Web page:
the American embassies in Tanzania and Kenya, reporters  for
     Newsweek were given a tour of the center.  The  indictments,
     Newsweek reported, "were intended as a clear message to  bin
     Laden  and his fugitive followers: the United  States  knows
     who they are and where to find them..  ..  The story of  how
     the  C.I.A.   and F.B.I., once bitter  bureaucratic  rivals,
     collaborated  to  roll up bin Laden's elusive network  is  a
     tale of state-of-the-art sleuthingand just plain luck."

          But  in fact the C.T.C.  was not authorized to  recruit
     or  handle  agents overseas that task was left to  the  D.O. 
     and  its  stations in the Middle East, which had  their  own
     priorities.   The C.T.C.  was bolstered with more money  and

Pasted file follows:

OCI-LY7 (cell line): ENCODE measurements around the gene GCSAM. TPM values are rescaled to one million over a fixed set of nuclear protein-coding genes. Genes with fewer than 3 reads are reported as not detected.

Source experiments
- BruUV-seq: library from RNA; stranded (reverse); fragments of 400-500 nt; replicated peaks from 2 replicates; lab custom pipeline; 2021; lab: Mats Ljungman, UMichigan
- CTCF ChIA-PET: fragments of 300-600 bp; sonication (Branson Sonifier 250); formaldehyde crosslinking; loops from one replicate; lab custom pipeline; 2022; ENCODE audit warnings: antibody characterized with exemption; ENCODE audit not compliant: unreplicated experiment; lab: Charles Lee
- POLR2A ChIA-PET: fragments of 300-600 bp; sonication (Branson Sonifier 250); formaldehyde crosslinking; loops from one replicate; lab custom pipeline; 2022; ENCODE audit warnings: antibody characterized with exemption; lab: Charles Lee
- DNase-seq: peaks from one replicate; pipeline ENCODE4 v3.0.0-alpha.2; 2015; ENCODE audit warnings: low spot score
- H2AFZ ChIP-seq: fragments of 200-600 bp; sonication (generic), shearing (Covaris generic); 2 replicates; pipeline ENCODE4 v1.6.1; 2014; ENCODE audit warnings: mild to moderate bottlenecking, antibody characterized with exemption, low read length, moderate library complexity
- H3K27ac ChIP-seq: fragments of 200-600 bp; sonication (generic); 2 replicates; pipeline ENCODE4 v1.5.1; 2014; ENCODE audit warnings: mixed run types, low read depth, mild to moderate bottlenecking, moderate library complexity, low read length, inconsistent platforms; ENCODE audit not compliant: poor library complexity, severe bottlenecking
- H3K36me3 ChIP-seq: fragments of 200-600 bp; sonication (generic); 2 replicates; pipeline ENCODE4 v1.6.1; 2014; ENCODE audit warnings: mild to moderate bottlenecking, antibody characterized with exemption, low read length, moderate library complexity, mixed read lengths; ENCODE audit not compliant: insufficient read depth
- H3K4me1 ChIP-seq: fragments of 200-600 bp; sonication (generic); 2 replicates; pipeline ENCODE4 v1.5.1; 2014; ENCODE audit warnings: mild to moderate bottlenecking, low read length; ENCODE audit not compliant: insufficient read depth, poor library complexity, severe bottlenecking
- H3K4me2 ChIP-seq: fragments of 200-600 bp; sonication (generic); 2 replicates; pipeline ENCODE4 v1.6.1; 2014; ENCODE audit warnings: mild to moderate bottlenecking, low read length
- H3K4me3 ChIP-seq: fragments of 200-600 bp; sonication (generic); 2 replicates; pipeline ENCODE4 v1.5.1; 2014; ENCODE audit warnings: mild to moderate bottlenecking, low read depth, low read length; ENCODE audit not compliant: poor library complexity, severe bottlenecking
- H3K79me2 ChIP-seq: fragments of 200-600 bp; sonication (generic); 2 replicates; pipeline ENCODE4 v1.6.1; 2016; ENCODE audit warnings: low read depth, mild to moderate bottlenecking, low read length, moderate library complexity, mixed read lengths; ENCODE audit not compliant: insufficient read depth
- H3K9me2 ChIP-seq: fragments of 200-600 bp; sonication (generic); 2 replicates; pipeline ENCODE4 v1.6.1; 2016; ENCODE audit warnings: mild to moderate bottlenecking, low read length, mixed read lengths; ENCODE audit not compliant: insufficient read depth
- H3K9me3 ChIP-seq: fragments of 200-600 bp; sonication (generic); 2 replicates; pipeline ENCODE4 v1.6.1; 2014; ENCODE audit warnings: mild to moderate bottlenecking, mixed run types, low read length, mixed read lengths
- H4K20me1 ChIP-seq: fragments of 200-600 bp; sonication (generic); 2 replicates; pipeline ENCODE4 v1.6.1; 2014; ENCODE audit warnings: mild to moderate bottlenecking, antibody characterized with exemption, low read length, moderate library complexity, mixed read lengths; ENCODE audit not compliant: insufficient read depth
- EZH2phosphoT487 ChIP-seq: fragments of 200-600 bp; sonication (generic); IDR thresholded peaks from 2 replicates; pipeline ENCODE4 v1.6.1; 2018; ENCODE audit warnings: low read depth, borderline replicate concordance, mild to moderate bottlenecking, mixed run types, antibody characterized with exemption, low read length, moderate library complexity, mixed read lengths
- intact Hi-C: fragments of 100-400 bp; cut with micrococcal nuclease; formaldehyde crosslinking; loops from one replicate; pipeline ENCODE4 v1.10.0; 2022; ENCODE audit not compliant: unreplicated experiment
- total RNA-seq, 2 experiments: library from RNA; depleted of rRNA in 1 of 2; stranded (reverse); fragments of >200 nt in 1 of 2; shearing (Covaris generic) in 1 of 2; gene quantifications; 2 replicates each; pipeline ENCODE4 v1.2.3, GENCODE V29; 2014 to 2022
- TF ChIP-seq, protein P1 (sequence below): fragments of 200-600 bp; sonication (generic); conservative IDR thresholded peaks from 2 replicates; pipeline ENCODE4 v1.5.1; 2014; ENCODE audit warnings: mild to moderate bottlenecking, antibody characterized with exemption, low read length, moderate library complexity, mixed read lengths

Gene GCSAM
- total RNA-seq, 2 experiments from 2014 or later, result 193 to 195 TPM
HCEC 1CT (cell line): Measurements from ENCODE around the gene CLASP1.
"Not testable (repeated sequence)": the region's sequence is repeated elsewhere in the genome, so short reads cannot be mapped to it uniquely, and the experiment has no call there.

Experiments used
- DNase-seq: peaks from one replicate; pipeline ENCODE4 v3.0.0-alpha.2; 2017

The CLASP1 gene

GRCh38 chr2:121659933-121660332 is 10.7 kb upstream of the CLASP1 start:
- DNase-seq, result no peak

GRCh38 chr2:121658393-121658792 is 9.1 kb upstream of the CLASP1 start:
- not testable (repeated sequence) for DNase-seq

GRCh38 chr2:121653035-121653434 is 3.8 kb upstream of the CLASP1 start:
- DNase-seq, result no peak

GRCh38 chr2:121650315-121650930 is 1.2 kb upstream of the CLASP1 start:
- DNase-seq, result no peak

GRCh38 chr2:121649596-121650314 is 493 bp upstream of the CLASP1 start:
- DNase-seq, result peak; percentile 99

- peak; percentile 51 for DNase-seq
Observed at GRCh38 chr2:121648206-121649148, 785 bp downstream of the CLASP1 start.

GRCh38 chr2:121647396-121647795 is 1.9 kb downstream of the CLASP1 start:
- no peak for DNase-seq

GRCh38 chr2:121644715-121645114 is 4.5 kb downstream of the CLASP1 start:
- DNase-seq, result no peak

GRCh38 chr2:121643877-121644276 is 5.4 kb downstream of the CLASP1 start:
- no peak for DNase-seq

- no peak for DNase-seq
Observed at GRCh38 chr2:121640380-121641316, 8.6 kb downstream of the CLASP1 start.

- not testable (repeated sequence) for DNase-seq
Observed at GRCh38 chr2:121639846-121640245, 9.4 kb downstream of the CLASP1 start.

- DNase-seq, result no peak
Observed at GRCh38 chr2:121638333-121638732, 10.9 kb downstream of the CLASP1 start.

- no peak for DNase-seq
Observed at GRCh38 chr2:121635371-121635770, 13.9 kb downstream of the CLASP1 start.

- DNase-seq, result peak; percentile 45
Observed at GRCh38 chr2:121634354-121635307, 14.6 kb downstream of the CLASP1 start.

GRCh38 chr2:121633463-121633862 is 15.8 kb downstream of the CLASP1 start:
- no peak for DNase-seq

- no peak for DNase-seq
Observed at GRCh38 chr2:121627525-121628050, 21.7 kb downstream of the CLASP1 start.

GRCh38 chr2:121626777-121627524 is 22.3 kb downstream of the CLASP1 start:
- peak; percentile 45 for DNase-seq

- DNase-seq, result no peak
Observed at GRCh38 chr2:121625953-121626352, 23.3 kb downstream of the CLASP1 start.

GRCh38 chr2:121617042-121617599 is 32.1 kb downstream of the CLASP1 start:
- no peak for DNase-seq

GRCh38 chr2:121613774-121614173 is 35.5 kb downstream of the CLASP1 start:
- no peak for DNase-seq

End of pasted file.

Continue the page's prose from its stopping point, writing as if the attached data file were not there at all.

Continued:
more manpower after the World Trade Center bombing in  1993,
     but  it remained a paper-shuffling unit whose officers  were
     not required to be proficient in foreign languages.  Many of
     the C.I.A.'s old hands have told me that the C.T.C., despite
     its  high  profile, was not an assignment of  choice  for  a
     young  and ambitious D.O.  officer.  The C.T.C.  and two  of
     the other major intelligence centers dealing with  narcotics
     and  nuclear-nonproliferation  issues  are  so  consumed  by
     internecine  warfare that the professional analysts find  it
     difficult  to  do their jobs.  "They're all  fighting  among
     each other," said one senior manager who took early  retire-
     ment and whose last assignment was as the director of one of
     the centers.  "There's no concentration on issues."

          In 1986, Robert Baer, freshly arrived as a case officer
     from  Khartoum, was drafted into the Counter Terrorism  Cen-
     ter,  a  few months after it was set up,  by  its  director,
     Duane  (Dewey) Clarridge.  A draft of a memoir  Baer  wrote,